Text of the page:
Christopher Catrambone and his wife Regina Catrambone were on a cruise on their private yacht when they came across floating jackets. They knew immediately that these jackets once belonged to immigrants crossing the Mediterranean Sea to get to Europe. Although most people in their position would just turn the other way, they couldn’t shake the feeling.

According to Amnesty International, last year 218,000 migrants tried to escape and 3,500 drowned, making it “the deadliest sea crossing in the world.” Amnesty International said the rate of those crossings are 50 per cent higher than last year and hundreds have already drowned this year. The cause of drowning is due to impractical makeshift boats that are often over packed, causing the boats to sink.

refugee crisis grows

“Many of these people are fleeing war, persecution and totalitarian regimes,” said Federico Soda, the IOM’s head of Italian operations.

Refugees used to attempt crossings only in warmer months, but now are growing desperate and leaving at times when the sea is extremely dangerous. As a result, more ill-equipped boats are journeying across the Mediterranean, leading to a sharp rise in migrant deaths.

Christopher invests 8 million dollars for rescue boat

Christopher Catrambone invested $8 million to buy a 40-metre-long rescue boat, two drones, hired a 20-person crew including sailors, rescuers, doctors, and paramedics to save those stranded at sea! Their vessel named “Phoenix” will cruise under the Migrant Offshore Aid Station (MOAS), an organization based in Malta that saves lives at sea. The vessel operates between Italy and Libya.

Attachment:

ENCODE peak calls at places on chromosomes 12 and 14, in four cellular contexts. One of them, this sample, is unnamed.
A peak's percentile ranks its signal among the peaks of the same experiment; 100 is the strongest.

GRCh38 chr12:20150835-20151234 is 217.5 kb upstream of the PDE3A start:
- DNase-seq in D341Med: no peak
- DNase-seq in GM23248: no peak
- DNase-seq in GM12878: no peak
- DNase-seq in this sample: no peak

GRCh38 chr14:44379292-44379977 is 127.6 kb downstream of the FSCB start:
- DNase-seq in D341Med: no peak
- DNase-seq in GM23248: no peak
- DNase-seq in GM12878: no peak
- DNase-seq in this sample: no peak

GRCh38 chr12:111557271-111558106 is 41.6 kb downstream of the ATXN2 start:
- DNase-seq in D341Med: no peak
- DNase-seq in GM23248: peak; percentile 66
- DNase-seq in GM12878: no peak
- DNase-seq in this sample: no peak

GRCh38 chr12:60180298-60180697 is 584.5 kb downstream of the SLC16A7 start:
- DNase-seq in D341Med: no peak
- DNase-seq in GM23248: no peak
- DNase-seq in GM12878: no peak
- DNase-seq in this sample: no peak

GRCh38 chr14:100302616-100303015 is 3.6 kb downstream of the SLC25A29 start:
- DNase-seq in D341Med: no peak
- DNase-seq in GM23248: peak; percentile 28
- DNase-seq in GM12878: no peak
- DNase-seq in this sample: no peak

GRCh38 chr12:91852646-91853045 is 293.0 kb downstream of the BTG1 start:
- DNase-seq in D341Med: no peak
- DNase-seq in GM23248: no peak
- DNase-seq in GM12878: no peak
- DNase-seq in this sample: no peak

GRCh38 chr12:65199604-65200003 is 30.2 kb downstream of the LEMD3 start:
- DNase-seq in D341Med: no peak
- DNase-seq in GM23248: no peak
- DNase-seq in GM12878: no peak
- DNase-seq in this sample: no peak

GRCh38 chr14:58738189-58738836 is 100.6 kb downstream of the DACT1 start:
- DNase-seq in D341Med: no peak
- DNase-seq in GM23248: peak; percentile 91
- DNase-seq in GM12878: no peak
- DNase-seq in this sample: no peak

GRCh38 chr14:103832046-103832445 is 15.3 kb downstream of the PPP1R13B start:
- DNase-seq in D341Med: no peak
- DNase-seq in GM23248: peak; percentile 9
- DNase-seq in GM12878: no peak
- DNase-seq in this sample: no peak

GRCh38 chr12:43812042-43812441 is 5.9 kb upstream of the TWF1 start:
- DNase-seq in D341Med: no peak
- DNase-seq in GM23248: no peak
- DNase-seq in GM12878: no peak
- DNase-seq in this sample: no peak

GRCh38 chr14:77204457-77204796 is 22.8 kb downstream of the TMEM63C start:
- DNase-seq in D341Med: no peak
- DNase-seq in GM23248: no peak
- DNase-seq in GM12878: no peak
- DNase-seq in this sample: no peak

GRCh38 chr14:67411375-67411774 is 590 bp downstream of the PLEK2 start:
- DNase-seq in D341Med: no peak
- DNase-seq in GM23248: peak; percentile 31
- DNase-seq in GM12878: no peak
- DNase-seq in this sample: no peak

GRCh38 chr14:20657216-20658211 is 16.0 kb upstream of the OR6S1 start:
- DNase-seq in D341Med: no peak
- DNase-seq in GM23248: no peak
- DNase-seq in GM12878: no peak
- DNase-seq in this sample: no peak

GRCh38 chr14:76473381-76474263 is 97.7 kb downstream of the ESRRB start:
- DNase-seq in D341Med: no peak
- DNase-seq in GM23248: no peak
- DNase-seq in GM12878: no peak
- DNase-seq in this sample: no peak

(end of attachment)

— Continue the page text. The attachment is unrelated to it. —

In their first mission, they rescued 271 people including over 100 women and children. In just 60 days, Catrambone and his crew saved 3,000 lives.

rescue boat for refugees

Photographer: Giles Clarke

In a NPR article Catrambone said, “Thousands of people are dying. As we stand here we just received news that 10 more migrants died.” No European country has a search-and-rescue operation fully dedicated to saving migrants at sea, according to Catrambone. Italy abandoned their search-and-rescue mission in 2014 due to EU members saying they were unable to fund it

The Godfruits take-away: Compassionate God, make your loving presence felt to refugees, torn from home, family and everything familiar. Warm, especially, the hearts of the young, the old, and the most vulnerable among them. Help them know that you accompany them as you accompanied Jesus, Mary, and Joseph in their exile to Egypt. Lead refugees to a new home and a new hope, as you led the Holy Family to their new home in Nazareth. Open our hearts to receive them as our sisters and brothers in whose face we see your son, Jesus. Thank you for working in the heart of Christopher Catrambone, may you continue to bless him. Amen.